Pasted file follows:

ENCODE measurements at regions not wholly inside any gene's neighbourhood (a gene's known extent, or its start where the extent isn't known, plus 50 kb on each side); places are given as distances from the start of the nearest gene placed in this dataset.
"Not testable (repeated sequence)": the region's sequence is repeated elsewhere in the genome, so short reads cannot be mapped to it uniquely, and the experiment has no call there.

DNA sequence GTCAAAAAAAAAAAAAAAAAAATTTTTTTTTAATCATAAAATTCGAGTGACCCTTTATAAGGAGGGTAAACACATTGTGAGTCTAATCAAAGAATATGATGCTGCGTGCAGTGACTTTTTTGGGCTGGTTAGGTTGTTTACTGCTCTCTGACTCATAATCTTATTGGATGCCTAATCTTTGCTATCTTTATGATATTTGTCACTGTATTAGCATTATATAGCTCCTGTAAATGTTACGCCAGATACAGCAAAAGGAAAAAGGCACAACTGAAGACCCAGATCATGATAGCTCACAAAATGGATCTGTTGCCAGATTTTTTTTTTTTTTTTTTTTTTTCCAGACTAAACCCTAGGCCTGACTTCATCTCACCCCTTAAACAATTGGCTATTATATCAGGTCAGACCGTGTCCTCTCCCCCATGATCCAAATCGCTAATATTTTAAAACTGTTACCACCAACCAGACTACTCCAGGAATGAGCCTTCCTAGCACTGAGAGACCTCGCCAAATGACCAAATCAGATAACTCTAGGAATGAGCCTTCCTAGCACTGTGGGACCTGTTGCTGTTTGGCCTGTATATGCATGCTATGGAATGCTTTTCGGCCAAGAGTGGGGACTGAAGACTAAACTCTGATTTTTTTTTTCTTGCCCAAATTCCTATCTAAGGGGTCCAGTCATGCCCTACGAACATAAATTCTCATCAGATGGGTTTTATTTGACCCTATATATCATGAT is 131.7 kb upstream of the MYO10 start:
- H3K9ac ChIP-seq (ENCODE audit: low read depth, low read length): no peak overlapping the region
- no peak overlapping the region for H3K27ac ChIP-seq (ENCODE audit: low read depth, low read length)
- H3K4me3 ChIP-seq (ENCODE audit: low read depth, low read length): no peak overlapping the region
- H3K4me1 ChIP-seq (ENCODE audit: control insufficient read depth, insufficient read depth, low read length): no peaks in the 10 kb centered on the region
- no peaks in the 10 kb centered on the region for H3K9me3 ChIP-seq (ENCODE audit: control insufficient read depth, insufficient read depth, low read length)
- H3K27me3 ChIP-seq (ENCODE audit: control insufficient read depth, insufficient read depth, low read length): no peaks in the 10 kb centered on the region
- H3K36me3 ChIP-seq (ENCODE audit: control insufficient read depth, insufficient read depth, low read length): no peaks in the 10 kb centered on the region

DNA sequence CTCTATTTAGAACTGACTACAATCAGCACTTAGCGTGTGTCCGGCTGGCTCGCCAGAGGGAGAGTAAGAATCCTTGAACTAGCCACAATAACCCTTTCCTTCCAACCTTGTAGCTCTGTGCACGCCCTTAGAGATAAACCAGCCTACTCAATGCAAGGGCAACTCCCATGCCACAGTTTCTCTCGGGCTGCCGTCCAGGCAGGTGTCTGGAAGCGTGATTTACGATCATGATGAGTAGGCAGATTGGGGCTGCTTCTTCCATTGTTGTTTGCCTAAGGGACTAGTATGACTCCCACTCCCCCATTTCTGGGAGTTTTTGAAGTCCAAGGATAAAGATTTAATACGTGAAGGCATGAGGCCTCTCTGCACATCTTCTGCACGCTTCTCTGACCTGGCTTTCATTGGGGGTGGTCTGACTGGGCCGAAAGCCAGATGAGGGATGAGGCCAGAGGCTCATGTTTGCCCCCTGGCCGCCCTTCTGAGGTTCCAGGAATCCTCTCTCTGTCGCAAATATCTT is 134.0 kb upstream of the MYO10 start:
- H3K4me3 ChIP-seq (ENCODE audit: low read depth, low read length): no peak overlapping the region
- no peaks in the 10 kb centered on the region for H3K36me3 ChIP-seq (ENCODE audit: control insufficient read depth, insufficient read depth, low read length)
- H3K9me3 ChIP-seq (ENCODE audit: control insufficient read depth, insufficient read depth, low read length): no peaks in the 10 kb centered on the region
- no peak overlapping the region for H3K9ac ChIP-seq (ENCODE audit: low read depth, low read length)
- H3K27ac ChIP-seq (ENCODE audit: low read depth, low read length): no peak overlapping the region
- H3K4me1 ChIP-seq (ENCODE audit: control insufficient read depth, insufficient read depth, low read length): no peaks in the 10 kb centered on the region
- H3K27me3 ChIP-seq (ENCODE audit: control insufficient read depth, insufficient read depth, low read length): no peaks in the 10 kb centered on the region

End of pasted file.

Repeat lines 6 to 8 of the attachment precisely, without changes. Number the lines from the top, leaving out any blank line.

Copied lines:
- H3K4me3 ChIP-seq (ENCODE audit: low read depth, low read length): no peak overlapping the region
- H3K4me1 ChIP-seq (ENCODE audit: control insufficient read depth, insufficient read depth, low read length): no peaks in the 10 kb centered on the region
- no peaks in the 10 kb centered on the region for H3K9me3 ChIP-seq (ENCODE audit: control insufficient read depth, insufficient read depth, low read length)